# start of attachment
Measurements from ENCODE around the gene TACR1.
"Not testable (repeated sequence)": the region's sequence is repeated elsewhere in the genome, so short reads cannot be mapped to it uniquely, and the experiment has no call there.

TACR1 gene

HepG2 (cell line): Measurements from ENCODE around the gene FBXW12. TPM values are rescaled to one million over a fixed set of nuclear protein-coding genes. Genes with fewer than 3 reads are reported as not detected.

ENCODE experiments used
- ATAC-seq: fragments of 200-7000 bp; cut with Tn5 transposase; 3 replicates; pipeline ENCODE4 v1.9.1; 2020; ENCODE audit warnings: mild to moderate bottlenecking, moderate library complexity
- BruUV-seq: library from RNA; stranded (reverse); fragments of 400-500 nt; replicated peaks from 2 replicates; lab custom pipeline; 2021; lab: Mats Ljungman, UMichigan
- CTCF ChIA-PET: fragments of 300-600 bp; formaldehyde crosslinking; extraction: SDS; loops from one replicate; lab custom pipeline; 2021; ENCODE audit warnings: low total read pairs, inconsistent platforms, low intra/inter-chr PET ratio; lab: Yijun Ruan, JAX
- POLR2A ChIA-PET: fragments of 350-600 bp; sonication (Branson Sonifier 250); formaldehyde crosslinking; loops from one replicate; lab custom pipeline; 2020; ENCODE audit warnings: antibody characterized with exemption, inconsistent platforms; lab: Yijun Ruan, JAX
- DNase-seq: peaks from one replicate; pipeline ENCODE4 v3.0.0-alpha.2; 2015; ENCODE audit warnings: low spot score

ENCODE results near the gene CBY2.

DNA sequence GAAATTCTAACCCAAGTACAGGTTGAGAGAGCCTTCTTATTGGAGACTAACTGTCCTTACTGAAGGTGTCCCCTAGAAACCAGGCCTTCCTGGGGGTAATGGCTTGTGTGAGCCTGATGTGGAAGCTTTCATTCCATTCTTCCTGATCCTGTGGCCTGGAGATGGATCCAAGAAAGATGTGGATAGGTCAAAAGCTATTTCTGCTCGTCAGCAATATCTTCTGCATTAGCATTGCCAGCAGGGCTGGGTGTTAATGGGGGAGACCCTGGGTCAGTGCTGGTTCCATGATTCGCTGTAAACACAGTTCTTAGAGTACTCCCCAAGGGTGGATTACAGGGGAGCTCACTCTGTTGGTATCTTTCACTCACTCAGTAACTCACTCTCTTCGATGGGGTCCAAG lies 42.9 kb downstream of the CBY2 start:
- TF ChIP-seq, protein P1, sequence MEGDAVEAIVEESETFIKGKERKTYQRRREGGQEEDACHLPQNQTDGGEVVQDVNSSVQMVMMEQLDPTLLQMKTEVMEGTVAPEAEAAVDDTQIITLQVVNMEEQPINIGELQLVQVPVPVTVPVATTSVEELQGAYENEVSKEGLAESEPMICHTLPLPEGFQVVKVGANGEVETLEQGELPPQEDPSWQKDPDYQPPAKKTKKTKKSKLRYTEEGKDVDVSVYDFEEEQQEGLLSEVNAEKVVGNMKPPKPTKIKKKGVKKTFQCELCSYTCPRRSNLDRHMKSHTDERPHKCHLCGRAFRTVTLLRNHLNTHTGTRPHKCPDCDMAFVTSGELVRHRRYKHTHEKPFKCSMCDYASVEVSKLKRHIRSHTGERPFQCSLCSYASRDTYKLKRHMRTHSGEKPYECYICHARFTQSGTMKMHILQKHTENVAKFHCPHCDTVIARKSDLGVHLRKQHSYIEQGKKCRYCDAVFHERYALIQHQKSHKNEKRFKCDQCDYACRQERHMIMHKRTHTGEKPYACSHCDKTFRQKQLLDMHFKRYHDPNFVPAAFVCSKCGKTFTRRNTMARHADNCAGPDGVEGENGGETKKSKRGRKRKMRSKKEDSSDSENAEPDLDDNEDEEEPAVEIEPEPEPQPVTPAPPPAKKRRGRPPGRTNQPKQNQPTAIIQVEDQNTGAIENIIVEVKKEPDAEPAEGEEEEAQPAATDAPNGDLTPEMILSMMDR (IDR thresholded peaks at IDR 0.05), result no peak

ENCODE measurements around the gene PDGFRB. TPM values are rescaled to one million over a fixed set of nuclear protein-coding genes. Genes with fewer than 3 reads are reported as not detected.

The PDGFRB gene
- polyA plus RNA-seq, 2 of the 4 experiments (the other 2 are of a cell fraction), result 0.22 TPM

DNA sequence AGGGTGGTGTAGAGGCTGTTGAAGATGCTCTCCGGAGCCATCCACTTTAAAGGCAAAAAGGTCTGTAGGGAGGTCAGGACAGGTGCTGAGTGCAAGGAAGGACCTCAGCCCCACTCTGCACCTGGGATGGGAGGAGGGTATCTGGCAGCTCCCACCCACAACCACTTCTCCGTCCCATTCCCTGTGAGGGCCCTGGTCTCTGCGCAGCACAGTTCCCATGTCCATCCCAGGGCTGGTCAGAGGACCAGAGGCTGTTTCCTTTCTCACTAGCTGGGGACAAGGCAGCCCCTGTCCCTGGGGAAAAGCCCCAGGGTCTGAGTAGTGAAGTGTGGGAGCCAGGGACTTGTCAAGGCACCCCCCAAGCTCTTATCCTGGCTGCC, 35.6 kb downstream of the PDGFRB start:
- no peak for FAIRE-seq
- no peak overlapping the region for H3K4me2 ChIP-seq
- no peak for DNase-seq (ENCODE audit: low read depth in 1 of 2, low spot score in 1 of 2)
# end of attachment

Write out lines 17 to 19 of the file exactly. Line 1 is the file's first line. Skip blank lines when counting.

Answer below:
DNA sequence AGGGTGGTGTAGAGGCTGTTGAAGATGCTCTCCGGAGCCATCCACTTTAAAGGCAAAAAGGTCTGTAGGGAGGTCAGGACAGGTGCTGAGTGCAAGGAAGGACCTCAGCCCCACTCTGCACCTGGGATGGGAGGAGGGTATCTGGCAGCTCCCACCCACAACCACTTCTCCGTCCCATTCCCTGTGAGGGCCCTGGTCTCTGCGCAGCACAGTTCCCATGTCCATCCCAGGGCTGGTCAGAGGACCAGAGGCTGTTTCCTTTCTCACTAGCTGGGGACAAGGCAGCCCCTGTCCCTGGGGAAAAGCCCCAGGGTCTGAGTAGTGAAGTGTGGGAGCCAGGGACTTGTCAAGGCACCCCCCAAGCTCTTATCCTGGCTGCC, 35.6 kb downstream of the PDGFRB start:
- no peak for FAIRE-seq
- no peak overlapping the region for H3K4me2 ChIP-seq